Centre puts caps on wheat stock held by traders, import option open | Latest News India - Hindustan Times
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Centre puts caps on wheat stock held by traders, import option open

Jun 25, 2024 08:26 AM IST

Food inflation has hovered around 8% from a year ago for eight months after extreme weather trimmed output of key crops, hurting households and keeping retail inflation above the central bank’s target of 4%

The Centre on Monday imposed restrictions on the quantity of wheat traders can store to boost supplies and curb high prices that authorities blamed on hoarding rather than shortages or a production shortfall.

Centre puts caps on wheat stock held by traders, import option open
Centre puts caps on wheat stock held by traders, import option open

Food inflation has hovered around 8% from a year ago for eight months after extreme weather trimmed output of key crops, hurting households and keeping retail inflation above the central bank’s target of 4%.

The limits on wheat stocks follow similar caps imposed last week on two varieties of pulses: tur (pigeon pea) and chana (chickpea). The stockholding limit on pulses has resulted in an immediate fall in prices by 50-200 a quintal (100 kg) in the case of pigeon pea and 100-300 a quintal in the case kabuli chana, a chickpea variety, consumer affairs secretary Nidhi Khare said.

The government may invoke more measures to calm prices, including wheat import, food secretary Sanjeev Chopra said on Monday. “Imposing stock limits is just one option. We have many other tools at our disposal to ensure wheat prices remain stable,” he said.

Asked if the government could consider importing wheat, Chopra said: “All options are open and import is one of the options.” He, however, added there was no shortage of wheat in the country.

Although consumer inflation eased to a 12-month low of 4.75% in May from a year ago, food prices remained sticky at 8.69%, driven by cereals and pulses, according to latest official data. Wheat prices were up nearly 6% on year.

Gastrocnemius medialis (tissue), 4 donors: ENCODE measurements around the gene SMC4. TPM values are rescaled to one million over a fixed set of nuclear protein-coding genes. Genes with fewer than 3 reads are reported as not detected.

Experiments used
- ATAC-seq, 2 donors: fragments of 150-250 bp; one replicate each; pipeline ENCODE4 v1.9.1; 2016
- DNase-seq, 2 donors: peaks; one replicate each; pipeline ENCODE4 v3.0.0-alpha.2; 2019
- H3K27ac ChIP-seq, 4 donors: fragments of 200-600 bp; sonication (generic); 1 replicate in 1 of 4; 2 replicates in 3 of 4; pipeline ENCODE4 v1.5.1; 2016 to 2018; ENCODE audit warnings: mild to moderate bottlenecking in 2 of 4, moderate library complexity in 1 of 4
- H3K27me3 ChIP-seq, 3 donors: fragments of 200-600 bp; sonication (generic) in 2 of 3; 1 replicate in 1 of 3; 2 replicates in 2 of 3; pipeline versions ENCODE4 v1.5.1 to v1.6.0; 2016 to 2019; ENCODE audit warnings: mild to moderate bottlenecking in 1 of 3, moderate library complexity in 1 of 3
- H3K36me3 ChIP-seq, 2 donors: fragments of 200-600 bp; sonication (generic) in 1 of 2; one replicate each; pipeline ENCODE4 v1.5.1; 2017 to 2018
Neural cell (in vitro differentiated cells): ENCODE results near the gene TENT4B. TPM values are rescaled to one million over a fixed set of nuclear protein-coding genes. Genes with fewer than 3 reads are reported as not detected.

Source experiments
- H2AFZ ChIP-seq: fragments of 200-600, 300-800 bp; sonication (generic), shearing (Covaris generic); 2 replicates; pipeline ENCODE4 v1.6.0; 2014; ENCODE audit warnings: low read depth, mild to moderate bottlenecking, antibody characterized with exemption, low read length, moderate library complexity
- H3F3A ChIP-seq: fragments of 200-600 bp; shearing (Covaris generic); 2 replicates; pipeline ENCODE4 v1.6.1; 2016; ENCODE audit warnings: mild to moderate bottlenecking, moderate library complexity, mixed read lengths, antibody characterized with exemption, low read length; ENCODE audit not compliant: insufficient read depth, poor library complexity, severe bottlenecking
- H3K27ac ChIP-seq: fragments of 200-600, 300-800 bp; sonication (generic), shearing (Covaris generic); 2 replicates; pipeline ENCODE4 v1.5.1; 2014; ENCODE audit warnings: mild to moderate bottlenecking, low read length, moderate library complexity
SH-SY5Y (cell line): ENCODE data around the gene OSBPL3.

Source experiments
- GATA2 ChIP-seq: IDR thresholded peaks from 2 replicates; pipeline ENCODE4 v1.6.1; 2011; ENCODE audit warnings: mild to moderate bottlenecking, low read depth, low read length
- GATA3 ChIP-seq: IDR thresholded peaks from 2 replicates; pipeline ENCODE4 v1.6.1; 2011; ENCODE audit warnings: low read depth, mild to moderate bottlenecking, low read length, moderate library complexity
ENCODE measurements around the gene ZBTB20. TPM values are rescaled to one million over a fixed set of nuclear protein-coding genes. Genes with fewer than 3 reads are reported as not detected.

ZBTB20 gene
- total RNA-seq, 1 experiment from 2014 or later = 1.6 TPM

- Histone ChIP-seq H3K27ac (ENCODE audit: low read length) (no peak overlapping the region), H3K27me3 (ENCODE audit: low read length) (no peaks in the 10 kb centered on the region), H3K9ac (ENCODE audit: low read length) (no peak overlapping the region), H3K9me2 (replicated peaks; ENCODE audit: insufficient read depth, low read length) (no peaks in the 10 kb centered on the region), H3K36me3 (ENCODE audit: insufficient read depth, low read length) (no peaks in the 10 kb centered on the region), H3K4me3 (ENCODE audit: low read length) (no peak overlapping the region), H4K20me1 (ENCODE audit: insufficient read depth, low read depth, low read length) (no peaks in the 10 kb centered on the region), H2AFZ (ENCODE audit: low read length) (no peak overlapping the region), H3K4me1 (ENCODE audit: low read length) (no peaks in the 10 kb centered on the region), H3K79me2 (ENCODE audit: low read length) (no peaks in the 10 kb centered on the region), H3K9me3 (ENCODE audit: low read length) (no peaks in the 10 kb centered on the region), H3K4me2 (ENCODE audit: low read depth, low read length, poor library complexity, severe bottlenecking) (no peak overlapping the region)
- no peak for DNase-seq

“I would like to dispel the notion that there is a wheat shortage. There is no shortage. Vested interests are creating an impression that stocks are low. Traders are holding back on stocks,” Chopra said.

India currently imposes an effective duty (including cess) of 44% on wheat imports. If the government cuts or abolishes duty on wheat shipments, it will pave the way for import of the grain by India for the first time in six years.

Monday’s order states traders and wholesalers will have to bring down wheat stocks to 3,000 tonne within 30 days. Retailers are allowed to hold 10 tonne for each retail outlet, while big chain retailers can also hold only 10 tonne for each outlet and 3,000 tonne at depots. Food processors can stock 70% of their monthly installed capacity multiplied by remaining months of 2024-25, the order said.

The Food Corporation of India, the Centre’s main grain-handling agency, has procured 26.6 million tonnes of winter wheat till June 18. This is lower than the procurement target of 30-31 million tonnes. The government requires 18.4 million tonnes to cater to the public distribution system, under which 800 million people are given free grains, and other food-based welfare schemes.

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